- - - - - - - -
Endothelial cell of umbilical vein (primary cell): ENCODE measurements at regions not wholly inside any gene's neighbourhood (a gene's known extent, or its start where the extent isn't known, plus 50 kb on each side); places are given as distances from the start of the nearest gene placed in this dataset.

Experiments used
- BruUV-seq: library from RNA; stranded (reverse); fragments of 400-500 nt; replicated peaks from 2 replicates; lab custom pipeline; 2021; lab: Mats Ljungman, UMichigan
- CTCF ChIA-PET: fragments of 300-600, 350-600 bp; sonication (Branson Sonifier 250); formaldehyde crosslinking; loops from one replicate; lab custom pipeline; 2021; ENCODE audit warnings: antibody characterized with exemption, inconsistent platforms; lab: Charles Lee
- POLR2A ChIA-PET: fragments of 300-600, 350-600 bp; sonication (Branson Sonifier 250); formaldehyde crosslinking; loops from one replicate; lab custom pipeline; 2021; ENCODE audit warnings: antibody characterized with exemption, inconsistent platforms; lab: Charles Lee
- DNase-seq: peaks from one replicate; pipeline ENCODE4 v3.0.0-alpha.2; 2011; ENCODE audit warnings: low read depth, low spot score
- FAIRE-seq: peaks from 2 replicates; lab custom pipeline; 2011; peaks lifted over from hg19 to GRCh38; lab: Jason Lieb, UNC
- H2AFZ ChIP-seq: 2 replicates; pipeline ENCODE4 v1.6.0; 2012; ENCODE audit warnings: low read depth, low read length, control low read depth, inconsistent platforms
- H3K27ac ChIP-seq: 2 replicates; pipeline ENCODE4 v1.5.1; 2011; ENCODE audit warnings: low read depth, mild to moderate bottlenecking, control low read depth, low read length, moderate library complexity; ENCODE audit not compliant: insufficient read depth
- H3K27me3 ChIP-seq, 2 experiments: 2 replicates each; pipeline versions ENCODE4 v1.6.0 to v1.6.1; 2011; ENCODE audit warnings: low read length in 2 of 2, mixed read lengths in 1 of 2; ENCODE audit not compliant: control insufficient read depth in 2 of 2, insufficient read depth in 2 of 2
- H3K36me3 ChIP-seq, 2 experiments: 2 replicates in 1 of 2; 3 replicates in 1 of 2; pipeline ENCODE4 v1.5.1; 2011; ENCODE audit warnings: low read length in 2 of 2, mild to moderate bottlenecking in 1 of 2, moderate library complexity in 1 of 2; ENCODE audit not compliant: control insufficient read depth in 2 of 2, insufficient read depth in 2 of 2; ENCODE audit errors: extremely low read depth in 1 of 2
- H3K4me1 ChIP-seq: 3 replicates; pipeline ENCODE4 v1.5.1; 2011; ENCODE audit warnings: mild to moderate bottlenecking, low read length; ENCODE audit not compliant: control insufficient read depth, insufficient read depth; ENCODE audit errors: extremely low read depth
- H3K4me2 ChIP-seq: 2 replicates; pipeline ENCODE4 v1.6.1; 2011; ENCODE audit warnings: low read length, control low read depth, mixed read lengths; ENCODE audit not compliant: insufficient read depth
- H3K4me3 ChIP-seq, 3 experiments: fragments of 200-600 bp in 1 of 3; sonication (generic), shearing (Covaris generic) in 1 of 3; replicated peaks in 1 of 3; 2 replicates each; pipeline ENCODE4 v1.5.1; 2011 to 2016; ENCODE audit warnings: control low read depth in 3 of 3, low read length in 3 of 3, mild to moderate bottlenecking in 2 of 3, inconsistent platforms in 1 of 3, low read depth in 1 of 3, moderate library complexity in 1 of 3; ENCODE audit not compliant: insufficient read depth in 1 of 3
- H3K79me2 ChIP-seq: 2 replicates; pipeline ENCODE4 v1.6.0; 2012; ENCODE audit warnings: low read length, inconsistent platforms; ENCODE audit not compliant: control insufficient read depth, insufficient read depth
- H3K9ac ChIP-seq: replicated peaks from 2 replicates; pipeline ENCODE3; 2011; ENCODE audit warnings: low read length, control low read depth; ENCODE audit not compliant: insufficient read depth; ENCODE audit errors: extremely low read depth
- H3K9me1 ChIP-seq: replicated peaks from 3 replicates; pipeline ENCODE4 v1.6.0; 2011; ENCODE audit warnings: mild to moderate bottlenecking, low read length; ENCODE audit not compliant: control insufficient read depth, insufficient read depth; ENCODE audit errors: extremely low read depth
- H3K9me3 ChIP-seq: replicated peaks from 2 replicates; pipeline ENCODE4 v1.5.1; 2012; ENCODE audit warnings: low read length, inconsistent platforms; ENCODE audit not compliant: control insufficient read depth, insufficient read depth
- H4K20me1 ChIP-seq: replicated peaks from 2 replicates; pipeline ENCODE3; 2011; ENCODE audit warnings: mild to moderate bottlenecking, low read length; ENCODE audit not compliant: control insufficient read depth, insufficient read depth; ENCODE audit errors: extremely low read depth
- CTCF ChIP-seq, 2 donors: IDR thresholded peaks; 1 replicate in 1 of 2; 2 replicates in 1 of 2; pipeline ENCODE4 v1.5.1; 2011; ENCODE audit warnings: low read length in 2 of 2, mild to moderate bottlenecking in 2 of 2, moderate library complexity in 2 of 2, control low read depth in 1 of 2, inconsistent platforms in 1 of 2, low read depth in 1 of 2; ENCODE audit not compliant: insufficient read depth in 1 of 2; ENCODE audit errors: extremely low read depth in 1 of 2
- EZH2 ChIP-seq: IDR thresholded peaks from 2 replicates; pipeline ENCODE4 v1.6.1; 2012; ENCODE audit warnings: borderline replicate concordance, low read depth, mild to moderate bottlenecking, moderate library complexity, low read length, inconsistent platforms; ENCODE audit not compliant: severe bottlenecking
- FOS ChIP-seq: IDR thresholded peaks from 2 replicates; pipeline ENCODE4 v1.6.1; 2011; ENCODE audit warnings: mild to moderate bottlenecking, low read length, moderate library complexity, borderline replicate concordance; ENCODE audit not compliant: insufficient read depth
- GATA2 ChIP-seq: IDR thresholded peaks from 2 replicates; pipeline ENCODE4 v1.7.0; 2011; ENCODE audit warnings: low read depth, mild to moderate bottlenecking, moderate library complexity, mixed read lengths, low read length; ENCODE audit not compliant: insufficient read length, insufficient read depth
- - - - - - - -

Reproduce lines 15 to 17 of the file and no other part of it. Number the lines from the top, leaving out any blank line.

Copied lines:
- H3K79me2 ChIP-seq: 2 replicates; pipeline ENCODE4 v1.6.0; 2012; ENCODE audit warnings: low read length, inconsistent platforms; ENCODE audit not compliant: control insufficient read depth, insufficient read depth
- H3K9ac ChIP-seq: replicated peaks from 2 replicates; pipeline ENCODE3; 2011; ENCODE audit warnings: low read length, control low read depth; ENCODE audit not compliant: insufficient read depth; ENCODE audit errors: extremely low read depth
- H3K9me1 ChIP-seq: replicated peaks from 3 replicates; pipeline ENCODE4 v1.6.0; 2011; ENCODE audit warnings: mild to moderate bottlenecking, low read length; ENCODE audit not compliant: control insufficient read depth, insufficient read depth; ENCODE audit errors: extremely low read depth